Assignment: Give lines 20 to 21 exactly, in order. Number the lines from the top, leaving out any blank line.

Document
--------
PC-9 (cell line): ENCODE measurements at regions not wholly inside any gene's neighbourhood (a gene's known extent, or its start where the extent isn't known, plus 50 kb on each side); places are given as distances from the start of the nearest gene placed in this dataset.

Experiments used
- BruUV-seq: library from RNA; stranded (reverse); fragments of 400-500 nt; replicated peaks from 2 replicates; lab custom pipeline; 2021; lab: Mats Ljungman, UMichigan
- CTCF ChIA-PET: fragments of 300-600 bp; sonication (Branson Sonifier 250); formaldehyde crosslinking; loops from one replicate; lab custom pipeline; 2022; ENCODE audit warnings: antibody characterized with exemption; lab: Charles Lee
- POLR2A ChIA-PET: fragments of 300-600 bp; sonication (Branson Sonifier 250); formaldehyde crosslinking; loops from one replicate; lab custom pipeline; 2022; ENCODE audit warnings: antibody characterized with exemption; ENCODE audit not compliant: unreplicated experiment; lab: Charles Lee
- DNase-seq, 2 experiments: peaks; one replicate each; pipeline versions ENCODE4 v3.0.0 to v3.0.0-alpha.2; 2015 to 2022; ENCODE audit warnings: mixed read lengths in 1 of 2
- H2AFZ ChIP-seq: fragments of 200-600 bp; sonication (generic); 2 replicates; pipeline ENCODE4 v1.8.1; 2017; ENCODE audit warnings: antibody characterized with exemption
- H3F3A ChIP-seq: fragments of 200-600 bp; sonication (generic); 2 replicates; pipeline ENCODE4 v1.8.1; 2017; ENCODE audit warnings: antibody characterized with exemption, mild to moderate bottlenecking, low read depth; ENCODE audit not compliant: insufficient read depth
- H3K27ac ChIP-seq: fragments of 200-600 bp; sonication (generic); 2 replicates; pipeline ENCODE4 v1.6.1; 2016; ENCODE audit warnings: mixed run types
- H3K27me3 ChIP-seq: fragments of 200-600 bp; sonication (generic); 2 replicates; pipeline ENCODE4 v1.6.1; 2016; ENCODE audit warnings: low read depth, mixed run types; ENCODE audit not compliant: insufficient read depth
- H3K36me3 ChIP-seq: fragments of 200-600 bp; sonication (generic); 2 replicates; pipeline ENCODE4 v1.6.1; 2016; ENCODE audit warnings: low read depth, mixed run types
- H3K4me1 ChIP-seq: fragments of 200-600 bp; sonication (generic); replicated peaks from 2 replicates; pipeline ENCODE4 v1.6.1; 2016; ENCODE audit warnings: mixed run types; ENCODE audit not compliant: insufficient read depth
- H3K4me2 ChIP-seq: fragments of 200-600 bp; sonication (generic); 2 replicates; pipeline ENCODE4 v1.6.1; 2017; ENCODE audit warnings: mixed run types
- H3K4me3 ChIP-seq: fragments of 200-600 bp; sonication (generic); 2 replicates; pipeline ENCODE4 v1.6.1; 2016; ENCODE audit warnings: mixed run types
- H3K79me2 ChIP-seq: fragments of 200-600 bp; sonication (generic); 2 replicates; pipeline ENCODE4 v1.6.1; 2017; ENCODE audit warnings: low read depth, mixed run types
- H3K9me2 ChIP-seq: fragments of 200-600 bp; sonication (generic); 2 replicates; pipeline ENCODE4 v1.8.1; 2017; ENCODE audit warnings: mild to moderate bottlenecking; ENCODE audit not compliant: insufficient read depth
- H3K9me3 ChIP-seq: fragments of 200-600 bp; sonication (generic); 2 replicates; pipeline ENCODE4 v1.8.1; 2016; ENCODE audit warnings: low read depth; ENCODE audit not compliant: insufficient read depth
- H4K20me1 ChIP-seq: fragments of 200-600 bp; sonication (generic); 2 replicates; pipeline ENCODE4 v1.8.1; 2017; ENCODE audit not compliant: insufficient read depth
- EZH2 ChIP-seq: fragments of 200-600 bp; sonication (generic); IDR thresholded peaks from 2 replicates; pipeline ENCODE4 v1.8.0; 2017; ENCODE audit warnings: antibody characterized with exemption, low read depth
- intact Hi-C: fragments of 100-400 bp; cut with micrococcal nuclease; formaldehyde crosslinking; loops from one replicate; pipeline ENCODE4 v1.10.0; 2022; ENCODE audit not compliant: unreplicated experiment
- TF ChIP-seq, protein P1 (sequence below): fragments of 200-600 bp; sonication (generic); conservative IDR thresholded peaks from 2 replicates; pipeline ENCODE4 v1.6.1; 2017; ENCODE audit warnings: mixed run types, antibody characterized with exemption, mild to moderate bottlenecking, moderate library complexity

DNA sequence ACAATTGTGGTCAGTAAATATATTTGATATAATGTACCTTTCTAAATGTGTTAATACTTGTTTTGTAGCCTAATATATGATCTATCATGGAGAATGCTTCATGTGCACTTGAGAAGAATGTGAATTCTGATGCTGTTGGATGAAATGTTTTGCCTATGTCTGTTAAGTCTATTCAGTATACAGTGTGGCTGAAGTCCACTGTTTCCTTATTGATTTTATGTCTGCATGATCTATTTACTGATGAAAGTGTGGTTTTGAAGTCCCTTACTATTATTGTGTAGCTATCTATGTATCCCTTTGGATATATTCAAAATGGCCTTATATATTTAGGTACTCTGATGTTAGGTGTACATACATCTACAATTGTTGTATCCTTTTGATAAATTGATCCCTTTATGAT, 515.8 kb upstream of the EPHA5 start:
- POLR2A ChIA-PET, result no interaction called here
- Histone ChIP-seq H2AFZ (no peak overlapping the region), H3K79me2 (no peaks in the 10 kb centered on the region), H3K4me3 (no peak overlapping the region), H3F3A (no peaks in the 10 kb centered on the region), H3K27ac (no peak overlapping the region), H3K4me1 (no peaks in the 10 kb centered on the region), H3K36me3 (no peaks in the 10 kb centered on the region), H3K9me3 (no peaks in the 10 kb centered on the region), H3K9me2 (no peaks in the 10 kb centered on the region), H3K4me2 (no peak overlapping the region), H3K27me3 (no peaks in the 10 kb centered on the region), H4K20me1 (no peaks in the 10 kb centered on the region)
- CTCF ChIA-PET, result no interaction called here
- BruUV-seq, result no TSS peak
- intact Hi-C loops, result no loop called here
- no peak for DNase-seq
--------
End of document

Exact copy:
- intact Hi-C: fragments of 100-400 bp; cut with micrococcal nuclease; formaldehyde crosslinking; loops from one replicate; pipeline ENCODE4 v1.10.0; 2022; ENCODE audit not compliant: unreplicated experiment
- TF ChIP-seq, protein P1 (sequence below): fragments of 200-600 bp; sonication (generic); conservative IDR thresholded peaks from 2 replicates; pipeline ENCODE4 v1.6.1; 2017; ENCODE audit warnings: mixed run types, antibody characterized with exemption, mild to moderate bottlenecking, moderate library complexity